MS in Electrical Engineering (M.S.E.E.)
Degree Granting Department
Andrew M. Hoff, Ph.D.
Mark J. Jaroszeski, Ph.D.
Stephen E. Saddow, Ph.D.
Corona Discharge, High Voltage, Permeabilization, Genetic Material, Localization
Ever since the discovery of DNA, there has been many pathologies identified effecting mankind. With the development in technology, there are many methods to alleviate these pathologies. One such is gene therapy or gene delivery. It is a process of introducing some foreign material into the body to correct the effected cells. In principle, it is a modern method to cure cells or a method to transfer nucleic acid into a cell to treat specific cells in the body. The process of delivering a genetic material is carried out using vectors, namely, viral vectors and non-viral vectors. In viral vectors, viruses are modified to make it efficient for delivery into the host cells. This method has high transduction rate as compared to non-viral method. Non-viral methods include chemical and physical transfection methods, which are used to deliver the gene of interest into the host cell unlike viral methods.
In this study, a physical method using high voltage is used to deliver a genetic material into cells. High voltages are used to permeabilize the cell to allow the foreign material into it and to express it in the host cell. This process is termed as Electroporation. In specific, in this research, studying a process of charging a region that mimics skin and trying to localize the presence of electric fields on the surface where the strongest uptake of genetic material is found. In other words, region where the gene expression is strongest at a specific region if performed on skin is studied by localizing electric fields on the surfaces. My work is to characterize and develop where this effect takes place on the surface based on both positive and negative electric fields. A physical method is useful as it is a non-toxic way to get a DNA/protein into someone’s body without making them sick, unless if not using a virus to deliver. This is all done using high voltages up to 8kV and the electric fields produced due to high voltages are localized, visualized and characterized with both positive and negative polarities of voltages.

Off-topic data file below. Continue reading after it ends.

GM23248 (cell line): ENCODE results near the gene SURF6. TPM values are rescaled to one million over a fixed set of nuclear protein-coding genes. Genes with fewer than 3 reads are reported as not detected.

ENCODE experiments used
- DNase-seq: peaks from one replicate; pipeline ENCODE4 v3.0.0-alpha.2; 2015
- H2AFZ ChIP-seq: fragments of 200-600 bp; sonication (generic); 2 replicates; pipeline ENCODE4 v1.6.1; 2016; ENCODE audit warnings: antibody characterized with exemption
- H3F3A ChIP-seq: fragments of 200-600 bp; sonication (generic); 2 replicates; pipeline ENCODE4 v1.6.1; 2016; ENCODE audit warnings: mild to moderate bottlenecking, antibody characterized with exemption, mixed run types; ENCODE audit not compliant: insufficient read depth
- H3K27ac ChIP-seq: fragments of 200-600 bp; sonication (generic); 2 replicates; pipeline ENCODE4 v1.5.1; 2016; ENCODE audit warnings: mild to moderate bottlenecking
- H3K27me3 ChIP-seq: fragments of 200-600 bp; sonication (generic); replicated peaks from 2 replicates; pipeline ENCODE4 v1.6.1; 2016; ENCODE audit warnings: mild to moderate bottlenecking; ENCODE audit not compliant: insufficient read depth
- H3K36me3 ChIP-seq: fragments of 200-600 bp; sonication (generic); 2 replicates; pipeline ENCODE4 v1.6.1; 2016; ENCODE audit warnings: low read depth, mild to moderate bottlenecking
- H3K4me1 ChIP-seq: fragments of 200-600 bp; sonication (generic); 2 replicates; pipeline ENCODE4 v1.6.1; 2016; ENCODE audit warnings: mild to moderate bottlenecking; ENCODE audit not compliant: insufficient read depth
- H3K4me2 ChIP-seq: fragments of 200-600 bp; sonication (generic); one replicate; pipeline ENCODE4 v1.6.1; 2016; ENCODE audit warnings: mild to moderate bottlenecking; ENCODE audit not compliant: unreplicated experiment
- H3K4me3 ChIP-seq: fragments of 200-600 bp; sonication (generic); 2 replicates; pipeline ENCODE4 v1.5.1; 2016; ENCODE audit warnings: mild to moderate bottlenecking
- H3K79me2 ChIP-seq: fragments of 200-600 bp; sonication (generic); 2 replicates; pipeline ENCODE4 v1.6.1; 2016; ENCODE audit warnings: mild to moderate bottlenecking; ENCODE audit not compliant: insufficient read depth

In this study, experiments with high voltages are performed and the spread of charges at specific regions are collected using a needle. This needle goes into corona, which may be called as a secondary corona. It might be called a secondary corona because the flat conductor is being charged by a metal finger but not directly by the power supply. Here, the conductor is charged by a metal finger of high input voltage, which ionizes the air molecules above the flat conductor to form a conductive region. As the input voltage is increased further, electrons escape from the needle to air or from molecules to needle forming negative or positive ions respectively. The outputs at needle were measured on the oscilloscope. In this study, repeated sets of experiments are carried out to collect consistent and reliable data. Visualizing/characterizing these fields are important as maximum delivery takes place at high voltage regions, with a condition that permeability of the cells should be known for proper transfection to occur, otherwise cells would die due to high voltages or no transfection takes place due to poor permeability of cell membrane.
Scholar Commons Citation
Vangapattu, Ravi Shanmugha Preethi, "Characterization of Surface Charges and Compensating Charges for Gene Delivery to Tissue" (2017). USF Tampa Graduate Theses and Dissertations.